beautiful thought, a thought shedding
happiness, warmth and Joy upon your
otherwise miserable lives. Hut happi
ness. warmth and Joy have a price
that must l>e paid. 110 who loves wine
too well will go to a drunkard's grave,
but while ho is drunk with wine au-
Cels slug to him.
"Whatever the price, his happiness
Is cheaply bought The poet sings his
greatest song when he is about to die
und is a poor, weak human mortal to
live without wine and song and wom
en's lips. A little stump of a candle
shines its brightest ere it goes out for
ever. It should teach you that one
glow of warmth is worth all this life
can give. Life has no object but to be
thrown away. It must end. Let us
end it well. Let our raging passions
■et fire to everything about us, burn
ing, burning, burning, until we our
selves are reduced to ashes. Those
.who pretend otherwise are hypocrites
and liars."
The two listened spellbound to thla
amazing sermon of sin. Karl's arm
slipped down to Olga's waist He felt
himself drawing her closer to him.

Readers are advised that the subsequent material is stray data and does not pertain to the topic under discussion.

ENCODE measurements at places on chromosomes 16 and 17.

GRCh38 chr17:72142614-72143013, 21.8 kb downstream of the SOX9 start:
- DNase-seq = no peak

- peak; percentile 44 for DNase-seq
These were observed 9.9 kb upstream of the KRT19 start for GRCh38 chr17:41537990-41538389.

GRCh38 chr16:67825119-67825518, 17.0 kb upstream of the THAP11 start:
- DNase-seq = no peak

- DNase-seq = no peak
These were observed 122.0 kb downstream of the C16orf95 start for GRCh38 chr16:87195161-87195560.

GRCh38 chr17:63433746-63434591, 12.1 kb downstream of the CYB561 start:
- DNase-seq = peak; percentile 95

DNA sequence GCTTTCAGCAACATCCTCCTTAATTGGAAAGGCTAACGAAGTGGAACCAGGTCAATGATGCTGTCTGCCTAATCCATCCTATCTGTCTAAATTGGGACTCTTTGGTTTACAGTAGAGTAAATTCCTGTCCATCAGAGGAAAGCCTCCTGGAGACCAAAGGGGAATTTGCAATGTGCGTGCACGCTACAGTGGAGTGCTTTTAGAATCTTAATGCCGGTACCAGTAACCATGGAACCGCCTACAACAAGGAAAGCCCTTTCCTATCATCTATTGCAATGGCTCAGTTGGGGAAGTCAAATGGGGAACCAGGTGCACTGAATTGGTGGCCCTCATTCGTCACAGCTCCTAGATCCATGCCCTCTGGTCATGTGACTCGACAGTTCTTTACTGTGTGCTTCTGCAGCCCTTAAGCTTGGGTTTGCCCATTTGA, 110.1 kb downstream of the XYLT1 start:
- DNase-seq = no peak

"Don't be a liar." Millar urged, bis
eyes still burning into them; "don't bo
a hypocrite. Be a rascal, but be a
pleasant rascal, and the world is yours.
Look at me. All the world Is mine,
and what I have told you is the honest
confession of all the world. We are
baptized not with water, but with fire.
Love yourself, only yourself. Wear
the softest garments, sip the sweetest
wine, kiss the prettiest lips."
No subtler tempter ever spoke to the
hearts of a man and a woman. Karl
was leaning over Olga now. He saw
her eyes, her lips, soft, warm, rose col
ored; he felt her arms as she clung to
him, while over them both gloated the
sinister figure of Millar, the devil, tri
umphant, confident that his work was
There was a crashing ring at the
doorbell that acted like an electric
shock on the group. Karl and Olga
came to their senses, dazed, trembling,
thankful. Millar stepped down from
the chair, baffled, and turned his back
upon them.
"My husband!" Olga gasped.
"Mr. Moneybags," Millar sneered
ar.GA and Karl quickly drew
apart. Both were relieved.
01ga felt as If she had step
ped back from the brink of a
terrible precipice over which she had
Almost fallen. Her face was colorless,
and there were lines of agony across
her brow. The two unhappy people
stood staring at each other for a full
minute before Ileinrich entered and
announced Herman.
It had been growing dark In the stu
dio during the remarkable discourse
by Millar, but so absorbed had both
his listeners been in their own tremen
dous emotions that they had paid no
heed. Now, as Herman entered his
first exclamation "vvas:
"How dark it is In here! I am sorry
I am late."
Heinrlch turned on the lights, and
the apartment was suddenly illuminat
ed. Karl and Olga had not yet recov